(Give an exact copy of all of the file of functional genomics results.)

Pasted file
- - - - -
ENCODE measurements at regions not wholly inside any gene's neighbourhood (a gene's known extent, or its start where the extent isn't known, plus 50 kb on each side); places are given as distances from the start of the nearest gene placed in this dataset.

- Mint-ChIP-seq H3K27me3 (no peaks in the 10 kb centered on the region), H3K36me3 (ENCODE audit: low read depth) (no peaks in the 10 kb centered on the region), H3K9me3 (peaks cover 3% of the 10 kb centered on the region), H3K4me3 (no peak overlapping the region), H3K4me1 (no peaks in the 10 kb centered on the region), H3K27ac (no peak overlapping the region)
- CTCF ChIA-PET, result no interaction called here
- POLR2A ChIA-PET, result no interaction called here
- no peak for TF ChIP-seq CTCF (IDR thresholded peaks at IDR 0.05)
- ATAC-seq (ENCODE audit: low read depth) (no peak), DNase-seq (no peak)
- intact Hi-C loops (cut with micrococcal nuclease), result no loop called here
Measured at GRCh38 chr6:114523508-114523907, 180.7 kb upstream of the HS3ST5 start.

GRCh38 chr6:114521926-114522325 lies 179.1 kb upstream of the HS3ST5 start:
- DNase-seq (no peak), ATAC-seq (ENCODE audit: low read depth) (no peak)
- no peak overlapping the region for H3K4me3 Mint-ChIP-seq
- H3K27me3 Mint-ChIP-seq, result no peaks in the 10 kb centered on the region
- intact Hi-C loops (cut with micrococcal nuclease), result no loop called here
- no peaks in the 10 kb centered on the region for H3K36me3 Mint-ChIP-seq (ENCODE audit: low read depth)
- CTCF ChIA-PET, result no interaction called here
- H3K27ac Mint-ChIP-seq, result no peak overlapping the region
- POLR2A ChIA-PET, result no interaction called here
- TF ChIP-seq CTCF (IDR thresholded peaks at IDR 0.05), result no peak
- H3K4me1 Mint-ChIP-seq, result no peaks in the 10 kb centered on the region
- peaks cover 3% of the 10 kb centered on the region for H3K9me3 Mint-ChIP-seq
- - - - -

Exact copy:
ENCODE measurements at regions not wholly inside any gene's neighbourhood (a gene's known extent, or its start where the extent isn't known, plus 50 kb on each side); places are given as distances from the start of the nearest gene placed in this dataset.

- Mint-ChIP-seq H3K27me3 (no peaks in the 10 kb centered on the region), H3K36me3 (ENCODE audit: low read depth) (no peaks in the 10 kb centered on the region), H3K9me3 (peaks cover 3% of the 10 kb centered on the region), H3K4me3 (no peak overlapping the region), H3K4me1 (no peaks in the 10 kb centered on the region), H3K27ac (no peak overlapping the region)
- CTCF ChIA-PET, result no interaction called here
- POLR2A ChIA-PET, result no interaction called here
- no peak for TF ChIP-seq CTCF (IDR thresholded peaks at IDR 0.05)
- ATAC-seq (ENCODE audit: low read depth) (no peak), DNase-seq (no peak)
- intact Hi-C loops (cut with micrococcal nuclease), result no loop called here
Measured at GRCh38 chr6:114523508-114523907, 180.7 kb upstream of the HS3ST5 start.

GRCh38 chr6:114521926-114522325 lies 179.1 kb upstream of the HS3ST5 start:
- DNase-seq (no peak), ATAC-seq (ENCODE audit: low read depth) (no peak)
- no peak overlapping the region for H3K4me3 Mint-ChIP-seq
- H3K27me3 Mint-ChIP-seq, result no peaks in the 10 kb centered on the region
- intact Hi-C loops (cut with micrococcal nuclease), result no loop called here
- no peaks in the 10 kb centered on the region for H3K36me3 Mint-ChIP-seq (ENCODE audit: low read depth)
- CTCF ChIA-PET, result no interaction called here
- H3K27ac Mint-ChIP-seq, result no peak overlapping the region
- POLR2A ChIA-PET, result no interaction called here
- TF ChIP-seq CTCF (IDR thresholded peaks at IDR 0.05), result no peak
- H3K4me1 Mint-ChIP-seq, result no peaks in the 10 kb centered on the region
- peaks cover 3% of the 10 kb centered on the region for H3K9me3 Mint-ChIP-seq